Philosophical Studies 48 (1):15 - 34 (1985)

Authors
Earl Conee
University of Rochester
Richard Feldman
University of Rochester
Abstract
Evidentialism is a view about the conditions under which a person is epistemically justified in having a particular doxastic attitude toward a proposition. Evidentialism holds that the justified attitudes are determined entirely by the person's evidence. This is the traditional view of justification. It is now widely opposed. The essays included in this volume develop and defend the tradition.Evidentialism has many assets. In addition to providing an intuitively plausible account of epistemic justification, it helps to resolve the problem of the criterion, helps to disentangle epistemic and ethical evaluations, and illuminates the relationship between epistemic evaluations of beliefs and the evaluation of the methods used to form beliefs. These issues are all addressed in the essays presented here. External world skepticism poses the classic problem for an epistemological theory. The final essay in this volume argues that evidentialism is uniquely well qualified to make sense of skepticism and to respond to its challenge.Evidentialism is a version of epistemic internalism. Recent epistemology has included many attacks on internalism and has seen the development of numerous externalist theories. The essays included here respond to those attacks and raise objections to externalist theories, especially the principal rival, reliabilism. Internalism generally has been criticized for having unacceptable deontological implications, for failing to connect epistemic justification to truth, and for failing to provide an adequate account of what makes basic beliefs justified. Each of these charges is answered in these essays. The collection includes two previously unpublished essays and new afterwords to five of the reprinted essays; it will be the definitive resource on evidentialism for all epistemologists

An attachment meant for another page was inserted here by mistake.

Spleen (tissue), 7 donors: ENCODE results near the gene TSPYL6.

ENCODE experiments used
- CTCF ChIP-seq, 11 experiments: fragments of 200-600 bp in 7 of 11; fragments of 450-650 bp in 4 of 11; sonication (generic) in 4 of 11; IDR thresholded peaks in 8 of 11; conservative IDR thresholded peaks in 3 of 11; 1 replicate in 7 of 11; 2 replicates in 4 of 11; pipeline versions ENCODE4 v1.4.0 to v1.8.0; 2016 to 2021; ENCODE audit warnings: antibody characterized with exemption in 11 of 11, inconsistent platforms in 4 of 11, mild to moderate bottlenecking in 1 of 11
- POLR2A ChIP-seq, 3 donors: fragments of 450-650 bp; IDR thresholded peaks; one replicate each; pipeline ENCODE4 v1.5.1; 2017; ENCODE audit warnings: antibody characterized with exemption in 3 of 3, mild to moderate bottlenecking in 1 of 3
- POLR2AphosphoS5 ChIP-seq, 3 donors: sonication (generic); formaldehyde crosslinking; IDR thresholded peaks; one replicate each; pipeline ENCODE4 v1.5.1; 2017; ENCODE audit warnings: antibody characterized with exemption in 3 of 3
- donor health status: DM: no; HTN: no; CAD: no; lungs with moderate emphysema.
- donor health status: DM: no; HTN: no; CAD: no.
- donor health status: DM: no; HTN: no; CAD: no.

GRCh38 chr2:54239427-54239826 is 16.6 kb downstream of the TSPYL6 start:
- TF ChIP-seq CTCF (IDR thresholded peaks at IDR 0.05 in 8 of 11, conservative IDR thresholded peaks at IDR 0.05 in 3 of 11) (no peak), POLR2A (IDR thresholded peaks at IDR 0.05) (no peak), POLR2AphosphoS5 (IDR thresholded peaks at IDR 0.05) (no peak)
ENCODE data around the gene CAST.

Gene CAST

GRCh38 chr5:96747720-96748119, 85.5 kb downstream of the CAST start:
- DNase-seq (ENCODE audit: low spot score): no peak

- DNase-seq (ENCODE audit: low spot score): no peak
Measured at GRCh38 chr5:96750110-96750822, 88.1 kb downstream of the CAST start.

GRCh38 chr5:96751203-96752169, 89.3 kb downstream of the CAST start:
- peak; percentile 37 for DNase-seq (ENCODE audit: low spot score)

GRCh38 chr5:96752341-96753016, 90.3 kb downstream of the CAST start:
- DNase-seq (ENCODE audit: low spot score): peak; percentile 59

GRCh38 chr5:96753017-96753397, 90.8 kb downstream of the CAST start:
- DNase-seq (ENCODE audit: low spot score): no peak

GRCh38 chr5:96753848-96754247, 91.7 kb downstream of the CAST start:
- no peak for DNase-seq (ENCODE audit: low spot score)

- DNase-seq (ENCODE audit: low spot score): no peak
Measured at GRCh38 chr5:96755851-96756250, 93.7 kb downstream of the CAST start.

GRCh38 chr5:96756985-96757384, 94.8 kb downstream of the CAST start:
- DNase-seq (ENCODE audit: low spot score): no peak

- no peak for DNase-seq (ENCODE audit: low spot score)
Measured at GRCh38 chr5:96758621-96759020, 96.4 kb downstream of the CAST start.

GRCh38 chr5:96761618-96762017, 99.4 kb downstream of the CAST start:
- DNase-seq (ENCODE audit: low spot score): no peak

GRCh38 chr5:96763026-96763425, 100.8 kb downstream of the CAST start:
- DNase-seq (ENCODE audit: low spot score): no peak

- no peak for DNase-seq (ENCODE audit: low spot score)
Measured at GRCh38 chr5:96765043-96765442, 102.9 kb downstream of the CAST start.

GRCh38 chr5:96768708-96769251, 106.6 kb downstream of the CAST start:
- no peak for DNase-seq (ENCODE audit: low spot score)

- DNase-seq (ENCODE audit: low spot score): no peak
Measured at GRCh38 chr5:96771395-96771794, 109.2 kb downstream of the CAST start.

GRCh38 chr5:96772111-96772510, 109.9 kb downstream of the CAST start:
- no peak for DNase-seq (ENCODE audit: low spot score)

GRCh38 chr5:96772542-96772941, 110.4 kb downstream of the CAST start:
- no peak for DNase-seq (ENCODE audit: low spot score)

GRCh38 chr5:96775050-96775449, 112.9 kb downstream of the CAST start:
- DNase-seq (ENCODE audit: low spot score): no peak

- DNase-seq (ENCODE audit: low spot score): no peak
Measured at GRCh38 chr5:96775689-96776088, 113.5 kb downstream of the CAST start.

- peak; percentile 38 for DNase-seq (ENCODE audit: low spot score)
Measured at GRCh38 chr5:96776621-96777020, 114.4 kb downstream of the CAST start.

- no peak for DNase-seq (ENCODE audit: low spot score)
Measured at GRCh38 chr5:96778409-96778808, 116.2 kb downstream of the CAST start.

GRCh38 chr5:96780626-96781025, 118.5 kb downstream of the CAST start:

Keywords Evidence   Epistemology
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Reprint years 2004
ISBN(s) 9780199253739
DOI 10.1007/bf00372404
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Doxastic Wronging.Rima Basu & Mark Schroeder - 2019 - In Brian Kim & Matthew McGrath (eds.), Pragmatic Encroachment in Epistemology. Routledge. pp. 181-205.
The Skeptic and the Dogmatist.James Pryor - 2000 - Noûs 34 (4):517–549.
The Conflict of Evidence and Coherence.Alex Worsnip - 2018 - Philosophy and Phenomenological Research 96 (1):3-44.
Peer Disagreement and Higher Order Evidence.Thomas Kelly - 2010 - In Alvin I. Goldman & Dennis Whitcomb (eds.), Social Epistemology: Essential Readings. Oxford University Press. pp. 183--217.

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Replies.Earl Conee & Richard Feldman - 2011 - In Trent Dougherty (ed.), Evidentialism and its Discontents. Oxford University Press.
Evidentialism Versus Faith.John Zeis - 2010 - Social Epistemology 24 (1):1 – 13.

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